The study then defines two identifying factors of a MOOC: Open Access, and Scalability. Open Access here means that ideally anyone anywhere can participate in the course, as it is free and can be reached globally online. Scalability talks to the course’s ability to be taken by an infinite number of people. It shouldn’t matter how many are taking the course, there can always be more.

MOOCs can provide freely accessible courses teaching desirable and much needed skills. In so doing, they could drive down the rising costs of tuition. They have the potential to change the way higher education functions altogether. With this in mind, many elite Universities and begun to put their courses online, and some are collaborating with tech startups to offer online courses (like Coursera and Udacity).

The potential reformation and exploration of Higher Education has interested governments, institutions and various commercial organizations - perhaps understandably. MOOCs can influence not only the changing face of education, but allow brands to expand their reach and reputations to international markets.

MIT and Harvard University used MOOCs as a way to study how students learn. Insights from MOOCs could “improve innovations in teaching and learning on campus.”

Tuition is rising, making it even more difficult for those with lower incomes to attend post secondary education. Online courses have been an answer to that, but many still require a steep cost that while less than college tuition, simply isn’t feasible for many. MOOCs provide a solution, with no financial barriers to education and specialized training.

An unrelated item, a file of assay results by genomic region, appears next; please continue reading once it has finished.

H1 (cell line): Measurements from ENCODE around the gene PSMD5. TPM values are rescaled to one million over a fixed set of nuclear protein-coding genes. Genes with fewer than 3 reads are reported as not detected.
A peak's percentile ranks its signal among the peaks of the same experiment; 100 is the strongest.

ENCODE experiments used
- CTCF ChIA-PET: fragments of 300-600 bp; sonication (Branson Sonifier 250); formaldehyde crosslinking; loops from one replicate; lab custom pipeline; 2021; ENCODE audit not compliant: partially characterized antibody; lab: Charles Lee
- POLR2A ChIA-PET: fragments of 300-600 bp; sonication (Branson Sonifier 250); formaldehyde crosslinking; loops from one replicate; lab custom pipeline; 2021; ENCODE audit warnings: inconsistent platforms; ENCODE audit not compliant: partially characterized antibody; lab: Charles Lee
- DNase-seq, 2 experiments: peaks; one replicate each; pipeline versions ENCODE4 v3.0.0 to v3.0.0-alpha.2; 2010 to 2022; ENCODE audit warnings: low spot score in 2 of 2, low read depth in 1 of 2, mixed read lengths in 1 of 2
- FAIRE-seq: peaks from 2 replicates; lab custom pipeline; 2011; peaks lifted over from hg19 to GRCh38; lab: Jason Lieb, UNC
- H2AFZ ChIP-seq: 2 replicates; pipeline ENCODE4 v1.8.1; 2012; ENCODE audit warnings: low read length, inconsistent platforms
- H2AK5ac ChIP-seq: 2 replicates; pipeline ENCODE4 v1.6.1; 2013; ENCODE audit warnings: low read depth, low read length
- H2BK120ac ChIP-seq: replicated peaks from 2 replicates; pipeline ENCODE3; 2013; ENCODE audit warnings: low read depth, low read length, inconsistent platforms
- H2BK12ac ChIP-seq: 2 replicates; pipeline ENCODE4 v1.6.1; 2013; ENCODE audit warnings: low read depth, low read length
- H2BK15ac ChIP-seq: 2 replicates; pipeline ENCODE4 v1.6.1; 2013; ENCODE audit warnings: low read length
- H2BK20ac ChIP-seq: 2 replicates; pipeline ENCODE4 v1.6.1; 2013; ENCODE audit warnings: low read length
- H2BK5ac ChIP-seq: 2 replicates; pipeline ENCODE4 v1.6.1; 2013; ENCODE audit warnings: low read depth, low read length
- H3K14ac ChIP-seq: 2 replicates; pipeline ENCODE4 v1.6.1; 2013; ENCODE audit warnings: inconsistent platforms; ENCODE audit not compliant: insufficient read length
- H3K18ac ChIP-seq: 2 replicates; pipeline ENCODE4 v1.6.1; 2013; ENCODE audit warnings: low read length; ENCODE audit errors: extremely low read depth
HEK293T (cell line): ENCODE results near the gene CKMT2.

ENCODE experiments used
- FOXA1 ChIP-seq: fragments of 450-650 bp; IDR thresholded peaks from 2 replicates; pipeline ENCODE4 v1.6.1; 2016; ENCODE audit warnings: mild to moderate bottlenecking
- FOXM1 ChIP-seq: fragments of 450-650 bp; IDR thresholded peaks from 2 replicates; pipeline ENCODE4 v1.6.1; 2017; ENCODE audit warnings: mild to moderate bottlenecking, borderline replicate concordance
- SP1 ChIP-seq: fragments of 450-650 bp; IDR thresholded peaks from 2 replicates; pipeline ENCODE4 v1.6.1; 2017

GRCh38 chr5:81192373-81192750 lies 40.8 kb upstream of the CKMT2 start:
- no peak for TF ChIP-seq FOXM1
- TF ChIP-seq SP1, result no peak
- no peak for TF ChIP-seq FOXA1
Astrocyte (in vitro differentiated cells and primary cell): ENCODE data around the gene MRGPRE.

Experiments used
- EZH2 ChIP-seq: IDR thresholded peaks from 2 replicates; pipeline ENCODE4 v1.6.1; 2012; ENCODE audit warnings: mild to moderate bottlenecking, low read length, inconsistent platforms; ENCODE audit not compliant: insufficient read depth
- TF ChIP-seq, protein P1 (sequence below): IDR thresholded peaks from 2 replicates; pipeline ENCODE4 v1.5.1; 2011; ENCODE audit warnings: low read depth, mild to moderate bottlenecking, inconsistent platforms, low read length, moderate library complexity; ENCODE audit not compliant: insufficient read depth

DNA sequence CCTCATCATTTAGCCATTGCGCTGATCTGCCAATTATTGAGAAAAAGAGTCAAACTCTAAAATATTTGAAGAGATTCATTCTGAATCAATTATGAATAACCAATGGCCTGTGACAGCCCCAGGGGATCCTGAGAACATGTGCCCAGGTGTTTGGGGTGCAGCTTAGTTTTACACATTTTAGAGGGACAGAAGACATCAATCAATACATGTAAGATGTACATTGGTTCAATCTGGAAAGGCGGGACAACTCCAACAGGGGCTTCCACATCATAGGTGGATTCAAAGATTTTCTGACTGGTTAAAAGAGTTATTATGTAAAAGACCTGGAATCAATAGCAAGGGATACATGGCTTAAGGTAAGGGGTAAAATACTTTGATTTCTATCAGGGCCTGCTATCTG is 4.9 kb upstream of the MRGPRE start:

For commercial organizations, MOOCs are a way to enter into the Higher Education market by partnering with institutions. If done right, this can create a valuable pipeline from education to the workplace in the recruitment of skilled employees.

Each MOOC is different, some are massive but not open, some are open but not massive. They can be loosely separated into two categories: cMOOCs and xMOOCs.

xMOOCs tend to resemble the typical classroom format and instructional methods, often with quizzes and tests. Many xMOOCs are the result of partnerships with universities, and may offer the courses for profit. Examples of these would be Coursera and Udacity. While xMOOCs allow students to choose their own paths through the material, they don’t offer the same social learning experience as cMOOCs. They align more closely with the traditional format of classroom education, perhaps not surprisingly as they are often the result of partnerships with education institutions.

cMOOCs on the other hand, are all about community. Online communities. What cMOOCs stress is the strength of a group of like minded individuals all learning together and from each other. If the traditional classroom-like learning with instructor set apart from students of xMOOCs doesn't sound appealing, cMOOCs provides an alternate, with students learning from each other and often crowd-sourcing problems. Courses are built with a group in mind, and tend to be free from the constraints of typical institutions as a result. These courses are considered to be the ‘radical fringe’ of Higher Education.

With MOOCs offering students a flexible schedule and more time to absorb the material, it’s easy to see the appeal.